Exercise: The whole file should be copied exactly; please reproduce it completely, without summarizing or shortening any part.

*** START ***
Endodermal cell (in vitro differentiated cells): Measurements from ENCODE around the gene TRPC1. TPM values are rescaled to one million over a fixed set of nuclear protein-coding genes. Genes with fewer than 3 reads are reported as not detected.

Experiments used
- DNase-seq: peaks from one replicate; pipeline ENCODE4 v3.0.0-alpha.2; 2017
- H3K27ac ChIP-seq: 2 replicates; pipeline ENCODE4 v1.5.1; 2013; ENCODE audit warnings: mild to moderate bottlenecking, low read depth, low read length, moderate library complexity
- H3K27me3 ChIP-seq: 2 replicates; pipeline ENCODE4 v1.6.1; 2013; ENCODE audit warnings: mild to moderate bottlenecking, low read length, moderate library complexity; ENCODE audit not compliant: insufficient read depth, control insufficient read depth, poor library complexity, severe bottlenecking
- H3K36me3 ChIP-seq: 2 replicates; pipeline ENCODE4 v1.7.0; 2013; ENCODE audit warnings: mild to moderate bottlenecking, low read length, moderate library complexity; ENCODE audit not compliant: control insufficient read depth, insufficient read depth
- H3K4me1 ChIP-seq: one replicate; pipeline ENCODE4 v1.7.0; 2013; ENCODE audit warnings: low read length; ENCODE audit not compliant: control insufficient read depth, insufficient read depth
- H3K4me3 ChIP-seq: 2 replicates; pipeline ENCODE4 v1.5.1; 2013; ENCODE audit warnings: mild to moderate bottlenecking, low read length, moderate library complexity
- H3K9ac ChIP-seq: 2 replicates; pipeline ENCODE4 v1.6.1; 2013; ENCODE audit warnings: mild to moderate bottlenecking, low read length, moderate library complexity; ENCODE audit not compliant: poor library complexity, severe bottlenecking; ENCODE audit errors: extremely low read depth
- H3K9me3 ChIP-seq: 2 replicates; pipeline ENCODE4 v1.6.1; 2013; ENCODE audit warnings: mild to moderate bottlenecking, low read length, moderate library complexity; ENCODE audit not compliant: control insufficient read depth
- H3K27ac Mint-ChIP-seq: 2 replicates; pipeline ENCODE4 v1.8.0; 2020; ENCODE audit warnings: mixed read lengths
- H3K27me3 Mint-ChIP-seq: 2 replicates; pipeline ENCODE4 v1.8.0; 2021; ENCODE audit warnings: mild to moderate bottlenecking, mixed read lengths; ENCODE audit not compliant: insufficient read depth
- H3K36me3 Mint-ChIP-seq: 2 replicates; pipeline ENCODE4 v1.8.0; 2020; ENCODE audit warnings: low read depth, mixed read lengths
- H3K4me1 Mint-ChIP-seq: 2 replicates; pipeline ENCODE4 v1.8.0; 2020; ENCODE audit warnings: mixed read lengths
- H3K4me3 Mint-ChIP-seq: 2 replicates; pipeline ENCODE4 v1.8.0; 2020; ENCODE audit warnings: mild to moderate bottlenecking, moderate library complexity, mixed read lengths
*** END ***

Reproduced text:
Endodermal cell (in vitro differentiated cells): Measurements from ENCODE around the gene TRPC1. TPM values are rescaled to one million over a fixed set of nuclear protein-coding genes. Genes with fewer than 3 reads are reported as not detected.

Experiments used
- DNase-seq: peaks from one replicate; pipeline ENCODE4 v3.0.0-alpha.2; 2017
- H3K27ac ChIP-seq: 2 replicates; pipeline ENCODE4 v1.5.1; 2013; ENCODE audit warnings: mild to moderate bottlenecking, low read depth, low read length, moderate library complexity
- H3K27me3 ChIP-seq: 2 replicates; pipeline ENCODE4 v1.6.1; 2013; ENCODE audit warnings: mild to moderate bottlenecking, low read length, moderate library complexity; ENCODE audit not compliant: insufficient read depth, control insufficient read depth, poor library complexity, severe bottlenecking
- H3K36me3 ChIP-seq: 2 replicates; pipeline ENCODE4 v1.7.0; 2013; ENCODE audit warnings: mild to moderate bottlenecking, low read length, moderate library complexity; ENCODE audit not compliant: control insufficient read depth, insufficient read depth
- H3K4me1 ChIP-seq: one replicate; pipeline ENCODE4 v1.7.0; 2013; ENCODE audit warnings: low read length; ENCODE audit not compliant: control insufficient read depth, insufficient read depth
- H3K4me3 ChIP-seq: 2 replicates; pipeline ENCODE4 v1.5.1; 2013; ENCODE audit warnings: mild to moderate bottlenecking, low read length, moderate library complexity
- H3K9ac ChIP-seq: 2 replicates; pipeline ENCODE4 v1.6.1; 2013; ENCODE audit warnings: mild to moderate bottlenecking, low read length, moderate library complexity; ENCODE audit not compliant: poor library complexity, severe bottlenecking; ENCODE audit errors: extremely low read depth
- H3K9me3 ChIP-seq: 2 replicates; pipeline ENCODE4 v1.6.1; 2013; ENCODE audit warnings: mild to moderate bottlenecking, low read length, moderate library complexity; ENCODE audit not compliant: control insufficient read depth
- H3K27ac Mint-ChIP-seq: 2 replicates; pipeline ENCODE4 v1.8.0; 2020; ENCODE audit warnings: mixed read lengths
- H3K27me3 Mint-ChIP-seq: 2 replicates; pipeline ENCODE4 v1.8.0; 2021; ENCODE audit warnings: mild to moderate bottlenecking, mixed read lengths; ENCODE audit not compliant: insufficient read depth
- H3K36me3 Mint-ChIP-seq: 2 replicates; pipeline ENCODE4 v1.8.0; 2020; ENCODE audit warnings: low read depth, mixed read lengths
- H3K4me1 Mint-ChIP-seq: 2 replicates; pipeline ENCODE4 v1.8.0; 2020; ENCODE audit warnings: mixed read lengths
- H3K4me3 Mint-ChIP-seq: 2 replicates; pipeline ENCODE4 v1.8.0; 2020; ENCODE audit warnings: mild to moderate bottlenecking, moderate library complexity, mixed read lengths